The surgeon who performed the three-hour operation on Sen. Mark Kirk, R-Ill., this morning says that the senator will likely have permanent physical damage due to the stroke he suffered over the weekend.
"It will affect his ability to move his left arm, possibly his left leg and possibly involve some facial paralysis," Dr. Richard Fessler, a neurosurgeon at Northwestern Memorial Hospital in Chicago said today.
Kirk suffered a stroke to the right side of his brain, which affects the left side of his body. The doctor said it is a good thing the stroke did not affect the left side of his brain, which controls the cognitive functions, such as speaking, understanding and thinking.
"He's got a pretty good chance of continuing a very vibrant life," Fessler said at a press conference in Chicago today. "Sen. Kirk's job is cerebral and I believe the function he requires to do his job are going to be fine."
Doctors though caution that Senator Kirk has a rough road to recovery ahead of him physically, describing this as "crucial period."
The Senator remains sedated after a 4 inch by 8 inch piece of his skull was removed this morning to keep the pressure off his brain due to swelling. He is still in intensive care while the brain swelling goes down. Once the swelling subsides, the piece of his skull can be put back in and the senator can start rehabilitation, which will be a matter of weeks and months, the doctors say.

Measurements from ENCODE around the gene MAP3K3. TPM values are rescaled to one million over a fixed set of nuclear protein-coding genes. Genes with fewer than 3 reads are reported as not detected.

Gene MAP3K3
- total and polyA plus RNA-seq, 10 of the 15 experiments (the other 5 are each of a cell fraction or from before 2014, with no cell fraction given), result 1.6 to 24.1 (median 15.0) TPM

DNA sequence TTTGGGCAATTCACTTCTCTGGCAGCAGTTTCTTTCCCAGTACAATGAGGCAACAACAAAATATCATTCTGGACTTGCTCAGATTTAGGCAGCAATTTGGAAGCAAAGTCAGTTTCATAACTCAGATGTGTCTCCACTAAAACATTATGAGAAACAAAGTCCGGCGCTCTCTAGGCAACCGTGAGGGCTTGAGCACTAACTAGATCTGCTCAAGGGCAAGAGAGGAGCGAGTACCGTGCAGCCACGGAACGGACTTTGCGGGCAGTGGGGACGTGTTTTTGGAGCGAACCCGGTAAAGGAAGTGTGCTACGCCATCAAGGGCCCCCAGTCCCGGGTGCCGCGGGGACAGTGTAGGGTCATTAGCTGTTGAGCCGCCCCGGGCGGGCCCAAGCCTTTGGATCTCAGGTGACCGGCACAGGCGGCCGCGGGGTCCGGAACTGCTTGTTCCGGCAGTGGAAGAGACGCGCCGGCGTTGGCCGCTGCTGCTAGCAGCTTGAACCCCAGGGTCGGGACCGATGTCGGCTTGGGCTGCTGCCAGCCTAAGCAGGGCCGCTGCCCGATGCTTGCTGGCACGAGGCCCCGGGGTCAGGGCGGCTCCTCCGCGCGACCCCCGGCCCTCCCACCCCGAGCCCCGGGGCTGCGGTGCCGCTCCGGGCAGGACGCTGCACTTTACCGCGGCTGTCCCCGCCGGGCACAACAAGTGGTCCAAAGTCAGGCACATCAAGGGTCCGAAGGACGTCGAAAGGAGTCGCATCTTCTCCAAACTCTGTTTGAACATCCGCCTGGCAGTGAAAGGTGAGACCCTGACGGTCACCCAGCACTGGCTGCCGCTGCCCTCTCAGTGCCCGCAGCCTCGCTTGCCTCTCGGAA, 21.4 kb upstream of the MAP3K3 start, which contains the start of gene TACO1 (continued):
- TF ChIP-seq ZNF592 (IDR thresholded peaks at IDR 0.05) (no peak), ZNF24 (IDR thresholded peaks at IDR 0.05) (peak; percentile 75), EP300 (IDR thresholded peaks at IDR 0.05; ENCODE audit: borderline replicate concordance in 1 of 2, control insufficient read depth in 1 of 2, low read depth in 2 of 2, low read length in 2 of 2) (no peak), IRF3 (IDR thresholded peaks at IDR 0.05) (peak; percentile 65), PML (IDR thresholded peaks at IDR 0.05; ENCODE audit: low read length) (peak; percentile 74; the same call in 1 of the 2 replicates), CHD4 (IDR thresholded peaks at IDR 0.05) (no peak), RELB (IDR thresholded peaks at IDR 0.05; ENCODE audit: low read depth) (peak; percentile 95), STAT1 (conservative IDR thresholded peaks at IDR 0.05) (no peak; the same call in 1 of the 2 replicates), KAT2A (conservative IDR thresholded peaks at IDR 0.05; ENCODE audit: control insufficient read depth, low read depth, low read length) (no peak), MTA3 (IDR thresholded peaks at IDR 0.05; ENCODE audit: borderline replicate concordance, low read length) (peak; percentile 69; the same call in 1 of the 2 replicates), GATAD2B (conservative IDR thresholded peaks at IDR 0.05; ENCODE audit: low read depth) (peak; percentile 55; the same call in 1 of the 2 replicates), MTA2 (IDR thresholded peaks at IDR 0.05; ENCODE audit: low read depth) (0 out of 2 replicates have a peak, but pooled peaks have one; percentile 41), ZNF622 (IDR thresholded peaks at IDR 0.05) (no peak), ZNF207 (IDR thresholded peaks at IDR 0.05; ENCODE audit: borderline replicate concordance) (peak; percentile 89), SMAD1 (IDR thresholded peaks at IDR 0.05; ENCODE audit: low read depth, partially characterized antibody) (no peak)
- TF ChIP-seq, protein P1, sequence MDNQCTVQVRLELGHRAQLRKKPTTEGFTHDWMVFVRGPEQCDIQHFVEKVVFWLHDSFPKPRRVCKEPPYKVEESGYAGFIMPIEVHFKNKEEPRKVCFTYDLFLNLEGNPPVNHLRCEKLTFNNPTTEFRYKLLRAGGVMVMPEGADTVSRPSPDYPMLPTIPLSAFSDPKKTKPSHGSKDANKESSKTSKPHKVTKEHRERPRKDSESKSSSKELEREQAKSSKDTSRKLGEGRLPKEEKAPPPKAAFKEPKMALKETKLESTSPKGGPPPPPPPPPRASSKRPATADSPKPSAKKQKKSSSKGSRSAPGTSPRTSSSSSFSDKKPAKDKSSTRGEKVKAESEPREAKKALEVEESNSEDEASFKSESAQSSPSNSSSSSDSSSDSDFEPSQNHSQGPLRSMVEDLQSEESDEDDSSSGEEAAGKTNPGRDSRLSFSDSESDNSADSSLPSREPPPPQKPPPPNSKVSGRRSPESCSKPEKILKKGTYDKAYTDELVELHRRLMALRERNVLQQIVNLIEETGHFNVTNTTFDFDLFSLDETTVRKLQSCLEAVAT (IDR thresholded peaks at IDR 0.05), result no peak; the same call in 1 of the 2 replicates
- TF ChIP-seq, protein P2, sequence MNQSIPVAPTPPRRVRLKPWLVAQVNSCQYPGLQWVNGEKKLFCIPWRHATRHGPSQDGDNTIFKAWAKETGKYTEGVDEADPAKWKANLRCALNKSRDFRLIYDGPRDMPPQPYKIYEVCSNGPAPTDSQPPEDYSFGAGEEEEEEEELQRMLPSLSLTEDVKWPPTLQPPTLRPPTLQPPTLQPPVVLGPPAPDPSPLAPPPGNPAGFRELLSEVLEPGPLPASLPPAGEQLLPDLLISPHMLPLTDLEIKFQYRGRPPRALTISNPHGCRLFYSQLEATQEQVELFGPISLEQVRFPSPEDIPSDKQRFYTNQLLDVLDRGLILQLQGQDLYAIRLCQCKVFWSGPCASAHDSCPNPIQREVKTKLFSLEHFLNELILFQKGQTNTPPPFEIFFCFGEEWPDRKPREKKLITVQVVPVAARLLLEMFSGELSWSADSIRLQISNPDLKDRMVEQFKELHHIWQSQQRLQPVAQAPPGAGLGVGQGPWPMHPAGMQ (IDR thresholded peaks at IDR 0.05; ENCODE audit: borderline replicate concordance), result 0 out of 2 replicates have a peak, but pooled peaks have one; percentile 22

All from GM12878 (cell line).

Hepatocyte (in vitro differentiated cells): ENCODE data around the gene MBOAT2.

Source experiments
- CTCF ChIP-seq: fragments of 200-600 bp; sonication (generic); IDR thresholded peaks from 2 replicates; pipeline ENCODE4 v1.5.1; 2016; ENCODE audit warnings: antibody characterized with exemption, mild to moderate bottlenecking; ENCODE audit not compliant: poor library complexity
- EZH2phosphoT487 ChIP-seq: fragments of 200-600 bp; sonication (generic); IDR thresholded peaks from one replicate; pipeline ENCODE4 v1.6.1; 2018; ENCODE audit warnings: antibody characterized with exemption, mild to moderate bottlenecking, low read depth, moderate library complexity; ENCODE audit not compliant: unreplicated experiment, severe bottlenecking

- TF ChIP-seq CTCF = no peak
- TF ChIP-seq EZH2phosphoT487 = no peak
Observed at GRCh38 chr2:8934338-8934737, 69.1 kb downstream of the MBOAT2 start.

"Senator Kirk is young was very healthy and in good shape and he's very strong, so all those things are in his favor," his doctor said.
As members of the Senate returned today for their first day of the 2012 legislative session thoughts and well wishes poured in from members of both parties.
Kirk was scheduled to participate in the call for bipartisan seating during Tuesday's State of the Union address and was slated to sit with Democratic Sen. Joe Manchin from West Virginia.
"While I'll miss him at the State of Union tomorrow night, I promised Mark that I will keep his seat warm," Manchin said today in a statement. "Knowing Mark, I am also confident that he will make a speedy recovery and I will do everything I can to support him and his family until he is able to join us back here in Washington."